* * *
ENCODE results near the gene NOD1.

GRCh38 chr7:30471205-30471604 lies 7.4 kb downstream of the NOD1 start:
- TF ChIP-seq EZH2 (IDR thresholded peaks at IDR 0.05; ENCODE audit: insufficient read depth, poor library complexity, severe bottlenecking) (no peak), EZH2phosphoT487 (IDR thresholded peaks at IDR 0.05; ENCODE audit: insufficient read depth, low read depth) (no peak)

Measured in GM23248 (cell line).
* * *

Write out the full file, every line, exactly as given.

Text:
ENCODE results near the gene NOD1.

GRCh38 chr7:30471205-30471604 lies 7.4 kb downstream of the NOD1 start:
- TF ChIP-seq EZH2 (IDR thresholded peaks at IDR 0.05; ENCODE audit: insufficient read depth, poor library complexity, severe bottlenecking) (no peak), EZH2phosphoT487 (IDR thresholded peaks at IDR 0.05; ENCODE audit: insufficient read depth, low read depth) (no peak)

Measured in GM23248 (cell line).